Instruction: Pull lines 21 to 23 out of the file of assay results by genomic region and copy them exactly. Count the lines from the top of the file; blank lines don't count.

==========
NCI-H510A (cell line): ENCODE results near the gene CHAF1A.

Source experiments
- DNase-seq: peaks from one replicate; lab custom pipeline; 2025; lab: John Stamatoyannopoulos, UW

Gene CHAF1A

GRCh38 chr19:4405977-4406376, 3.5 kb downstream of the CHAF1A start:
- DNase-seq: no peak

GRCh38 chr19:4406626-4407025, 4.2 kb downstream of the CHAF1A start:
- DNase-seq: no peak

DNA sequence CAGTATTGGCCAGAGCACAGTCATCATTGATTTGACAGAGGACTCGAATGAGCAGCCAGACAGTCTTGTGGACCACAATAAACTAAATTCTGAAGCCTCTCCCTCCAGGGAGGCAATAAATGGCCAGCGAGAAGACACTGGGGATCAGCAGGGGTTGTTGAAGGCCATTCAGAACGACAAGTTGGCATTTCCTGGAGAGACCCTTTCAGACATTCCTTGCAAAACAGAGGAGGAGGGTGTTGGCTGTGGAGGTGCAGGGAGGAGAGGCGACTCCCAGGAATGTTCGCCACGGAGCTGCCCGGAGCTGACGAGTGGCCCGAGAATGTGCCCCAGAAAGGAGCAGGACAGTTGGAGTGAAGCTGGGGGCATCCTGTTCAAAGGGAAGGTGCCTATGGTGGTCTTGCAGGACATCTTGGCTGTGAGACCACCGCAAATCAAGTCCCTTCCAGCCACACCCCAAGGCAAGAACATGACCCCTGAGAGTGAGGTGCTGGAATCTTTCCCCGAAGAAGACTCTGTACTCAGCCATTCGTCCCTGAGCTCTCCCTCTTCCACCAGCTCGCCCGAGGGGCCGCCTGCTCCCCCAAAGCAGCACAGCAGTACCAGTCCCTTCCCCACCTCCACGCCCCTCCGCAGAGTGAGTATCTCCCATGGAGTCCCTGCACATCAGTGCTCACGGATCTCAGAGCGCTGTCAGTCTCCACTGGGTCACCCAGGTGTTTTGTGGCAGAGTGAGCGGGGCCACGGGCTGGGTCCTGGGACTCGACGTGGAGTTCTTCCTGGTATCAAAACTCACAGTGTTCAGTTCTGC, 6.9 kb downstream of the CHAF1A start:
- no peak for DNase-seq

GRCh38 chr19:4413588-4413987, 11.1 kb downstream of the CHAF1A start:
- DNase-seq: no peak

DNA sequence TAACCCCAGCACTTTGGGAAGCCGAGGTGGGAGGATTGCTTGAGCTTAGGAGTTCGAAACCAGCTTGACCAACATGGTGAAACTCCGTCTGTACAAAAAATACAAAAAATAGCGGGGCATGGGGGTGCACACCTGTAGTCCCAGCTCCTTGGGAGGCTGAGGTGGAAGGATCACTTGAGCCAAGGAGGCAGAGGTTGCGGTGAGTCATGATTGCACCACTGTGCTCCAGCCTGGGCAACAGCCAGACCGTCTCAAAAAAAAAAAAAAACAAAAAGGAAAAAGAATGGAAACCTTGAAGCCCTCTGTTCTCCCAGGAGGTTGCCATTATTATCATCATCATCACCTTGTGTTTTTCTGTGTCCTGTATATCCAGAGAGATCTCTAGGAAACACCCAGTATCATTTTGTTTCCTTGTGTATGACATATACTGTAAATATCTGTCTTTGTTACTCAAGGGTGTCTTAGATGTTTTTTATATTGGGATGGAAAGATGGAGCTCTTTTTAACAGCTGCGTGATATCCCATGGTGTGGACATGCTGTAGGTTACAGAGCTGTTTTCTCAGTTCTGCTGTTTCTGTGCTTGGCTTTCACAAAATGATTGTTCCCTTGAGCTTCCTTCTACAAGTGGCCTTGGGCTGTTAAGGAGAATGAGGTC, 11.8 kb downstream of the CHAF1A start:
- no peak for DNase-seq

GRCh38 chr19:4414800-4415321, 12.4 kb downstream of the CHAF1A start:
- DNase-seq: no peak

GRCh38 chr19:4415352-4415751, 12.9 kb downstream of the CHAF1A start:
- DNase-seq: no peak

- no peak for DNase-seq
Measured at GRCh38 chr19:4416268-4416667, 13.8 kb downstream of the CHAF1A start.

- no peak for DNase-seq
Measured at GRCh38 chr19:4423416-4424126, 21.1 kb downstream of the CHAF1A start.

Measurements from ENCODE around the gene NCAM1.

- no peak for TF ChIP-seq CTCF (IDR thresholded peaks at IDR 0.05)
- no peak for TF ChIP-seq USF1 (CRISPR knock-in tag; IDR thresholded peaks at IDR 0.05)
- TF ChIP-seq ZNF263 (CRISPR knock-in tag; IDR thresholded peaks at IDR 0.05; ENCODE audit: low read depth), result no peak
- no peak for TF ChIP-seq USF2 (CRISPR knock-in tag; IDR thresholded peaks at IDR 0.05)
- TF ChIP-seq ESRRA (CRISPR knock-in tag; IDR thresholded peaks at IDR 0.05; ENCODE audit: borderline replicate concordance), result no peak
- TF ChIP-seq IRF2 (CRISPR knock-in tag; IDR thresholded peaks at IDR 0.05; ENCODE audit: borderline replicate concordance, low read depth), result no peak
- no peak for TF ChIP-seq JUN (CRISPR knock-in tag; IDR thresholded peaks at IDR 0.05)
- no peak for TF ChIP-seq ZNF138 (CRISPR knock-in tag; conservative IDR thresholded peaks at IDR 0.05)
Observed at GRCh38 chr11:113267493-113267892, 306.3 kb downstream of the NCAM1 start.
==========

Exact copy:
- no peak for DNase-seq
Measured at GRCh38 chr19:4423416-4424126, 21.1 kb downstream of the CHAF1A start.

Measurements from ENCODE around the gene NCAM1.